Now you might think getting your affairs in order would be a brief and painless business, particularly for an upstanding entrepreneur with nothing unbecoming to hide. But no. The cinema he owned in Tehran was burned down in ‘79. Before he could refurbish and sell it, Misaqiyeh was arrested and charged with “insulting Islam by parodying it” in two films he had produced decades earlier—The Go-Between, from 1971, and A Party in Hell, from 1957, both of which gently mocked religious fervour. Condemned to life in jail, Misaqiyeh was confined to a cell with forty other inmates, where, Naficy reports, “they had to sleep like sardines, unable to turn.” He was repeatedly and brutally beaten; his teeth were “broken or removed” in the fray. His brother, meanwhile, rebuilt the theatre on Misaqiyeh’s behalf, intending to sell it and send the profits to his family in America. The government confiscated the refurbished building and paid the family nothing.
The lunacy deepens. The Ayatollah Khomeini entertained some rather extreme attitudes concerning gender, and, unsurprisingly, the Islamic Republic reserved its most barbarous punishments for women. In 1980, a young film student involved in local productions was tortured and executed alongside nine of her colleagues, on the charge of conspiring against the state. Upon arrest she, like anyone so accused, was impelled to confess; she refused, and was consequently shot to death. The officials responsible then billed the girl’s parents for the price of the bullets they’d used—and for the cost of the marriage the girl’s executioner had arranged for them before raping and killing her. According to the tenets of radical Islam, you see, the killing of a virgin woman, even if sanctioned by the state, is considered sinful, and what’s more is believed a guarantee of the woman’s acceptance into heaven. Not wanting to reward in the afterlife the criminal they intend to punish on earth, the state prescribes that an executioner marry and rape the accused before murdering her.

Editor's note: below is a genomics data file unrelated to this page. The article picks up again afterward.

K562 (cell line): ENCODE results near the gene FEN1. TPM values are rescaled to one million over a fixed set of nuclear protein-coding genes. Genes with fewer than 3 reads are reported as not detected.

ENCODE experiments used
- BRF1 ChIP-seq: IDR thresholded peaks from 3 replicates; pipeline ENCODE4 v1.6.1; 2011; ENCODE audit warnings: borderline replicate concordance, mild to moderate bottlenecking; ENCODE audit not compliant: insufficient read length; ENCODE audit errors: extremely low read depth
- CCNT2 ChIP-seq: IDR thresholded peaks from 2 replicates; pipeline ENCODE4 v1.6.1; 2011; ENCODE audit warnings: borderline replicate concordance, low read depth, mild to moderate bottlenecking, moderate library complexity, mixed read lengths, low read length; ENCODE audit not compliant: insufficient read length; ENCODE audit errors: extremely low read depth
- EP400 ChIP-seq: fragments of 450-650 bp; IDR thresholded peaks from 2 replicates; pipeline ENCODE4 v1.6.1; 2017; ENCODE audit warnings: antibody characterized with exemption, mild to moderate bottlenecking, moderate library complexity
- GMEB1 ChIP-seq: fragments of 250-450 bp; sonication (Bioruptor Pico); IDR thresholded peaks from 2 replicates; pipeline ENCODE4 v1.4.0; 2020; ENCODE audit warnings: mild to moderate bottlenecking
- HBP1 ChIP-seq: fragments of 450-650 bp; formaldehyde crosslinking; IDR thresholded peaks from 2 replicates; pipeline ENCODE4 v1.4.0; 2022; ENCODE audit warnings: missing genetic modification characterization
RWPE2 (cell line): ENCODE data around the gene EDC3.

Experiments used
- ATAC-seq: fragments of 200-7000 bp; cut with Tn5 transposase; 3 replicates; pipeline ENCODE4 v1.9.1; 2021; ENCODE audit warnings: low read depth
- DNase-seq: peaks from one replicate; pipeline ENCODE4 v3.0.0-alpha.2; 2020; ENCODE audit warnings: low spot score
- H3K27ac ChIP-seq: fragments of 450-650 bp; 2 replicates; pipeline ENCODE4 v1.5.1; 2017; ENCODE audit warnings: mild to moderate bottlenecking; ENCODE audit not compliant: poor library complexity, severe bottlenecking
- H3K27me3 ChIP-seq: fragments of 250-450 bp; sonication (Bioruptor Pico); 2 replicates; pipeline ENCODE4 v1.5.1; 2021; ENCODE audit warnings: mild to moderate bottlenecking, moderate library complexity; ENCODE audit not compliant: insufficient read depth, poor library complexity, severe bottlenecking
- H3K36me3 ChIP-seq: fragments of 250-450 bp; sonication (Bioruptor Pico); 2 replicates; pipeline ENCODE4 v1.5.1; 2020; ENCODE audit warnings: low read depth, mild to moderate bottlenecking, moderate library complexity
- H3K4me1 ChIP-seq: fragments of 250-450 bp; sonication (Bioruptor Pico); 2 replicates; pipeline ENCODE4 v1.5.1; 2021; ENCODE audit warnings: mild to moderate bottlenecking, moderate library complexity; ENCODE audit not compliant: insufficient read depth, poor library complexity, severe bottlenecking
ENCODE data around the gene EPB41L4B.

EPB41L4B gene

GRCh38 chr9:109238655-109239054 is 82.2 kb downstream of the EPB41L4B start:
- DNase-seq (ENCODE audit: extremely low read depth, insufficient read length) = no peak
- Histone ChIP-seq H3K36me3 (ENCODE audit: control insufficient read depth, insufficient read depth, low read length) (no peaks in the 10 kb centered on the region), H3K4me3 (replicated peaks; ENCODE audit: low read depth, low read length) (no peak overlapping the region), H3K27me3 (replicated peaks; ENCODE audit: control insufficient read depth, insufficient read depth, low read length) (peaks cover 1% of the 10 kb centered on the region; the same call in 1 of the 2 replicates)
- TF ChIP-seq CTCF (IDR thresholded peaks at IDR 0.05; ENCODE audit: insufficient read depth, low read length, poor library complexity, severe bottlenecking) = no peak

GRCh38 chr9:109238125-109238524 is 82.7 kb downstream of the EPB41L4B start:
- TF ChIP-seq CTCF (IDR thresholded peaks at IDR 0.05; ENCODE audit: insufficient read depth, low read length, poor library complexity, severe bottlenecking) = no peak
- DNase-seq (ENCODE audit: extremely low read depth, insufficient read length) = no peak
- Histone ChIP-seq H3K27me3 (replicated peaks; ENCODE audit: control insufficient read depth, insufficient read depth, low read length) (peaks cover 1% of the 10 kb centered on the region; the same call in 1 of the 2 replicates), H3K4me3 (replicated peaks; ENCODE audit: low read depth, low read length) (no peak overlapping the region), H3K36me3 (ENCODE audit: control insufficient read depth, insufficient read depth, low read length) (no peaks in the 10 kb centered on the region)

While mainstays of the entertainment industry during the Shah’s rule were punished as veritably treasonous after the revolution, exponents of the Iranian cinema’s pre-revolutionary “new wave”—a period of galvanic creativity during the 1970s that yielded some of the most esteemed Iranian films of all time—were suddenly embraced by the mainstream. Bahram Beizai, Dariush Mehrjui, Masoud Kimiai, Nasser Taghvai, Sohrab Shahid-Saless: these and other modernists had been regarded as political dissidents under the Shah, and the enemy of the Islamists’ enemy, revolutionaries reasoned, must therefore be the Islamists’ friend. In the Iranian film industry after the revolution a climate of repression had prevailed. And yet, quite counterintuitively, some of the country’s most radical filmmakers were finding their reputations finally redeemed. (Khomeini, despite his well-known distaste for the movies, was even said to be an admirer of Mehrjui’s The Cow—the new wave’s first film and a landmark of Iranian cinema.)
“To an American audience, it would be baffling, it would be completely stupid, if Chiwetel Ejiofor came home at the end of 12 Years a Slave and didn’t hug his family.” Whereas it’s customary in Iranian war epics for there to be “a soldier coming back after years of imprisonment in Iraq and meeting his mother for the first time and not getting close to her, all because they’re not allowed to show a man and woman touching.”
It was in the ’80s and ’90s that Iran’s arthouse cinema began to find an audience internationally, emerging onto the festival circuit and earning a great deal of acclaim. Quite often these successes were the work of former new-wave filmmakers devising resourceful strategies for sidestepping the Islamist censors. My partner, Tina Hassannia, an Iranian-Canadian film critic and author of the critical study Asghar Farhadi: Life and Cinema, says that it helps to choose an innocuous subject. “The minute your movie has a female character who has gone through puberty,” she explains, “you have censors worrying about whether the way she opened a door is too suggestive, and you’re forced to edit things like that out for what seems like no reason.” Consequently it became a sort of trend in Iran through the ‘80s and ‘90s to make films about prepubescent boys: “It’s almost a cliché now,” she says, “but if you’re a filmmaker working in so heavily censored a country it’s easier to make a movie about children than it is to, say, make a family melodrama that hopes to depict grown women realistically.” Hardly surprising, then, that some of the country’s most enduring hits abide by this principle, from Abbas Kiarostami’s Where is the Friend’s Home? to Majidi’s Oscar-nominated Children of Heaven.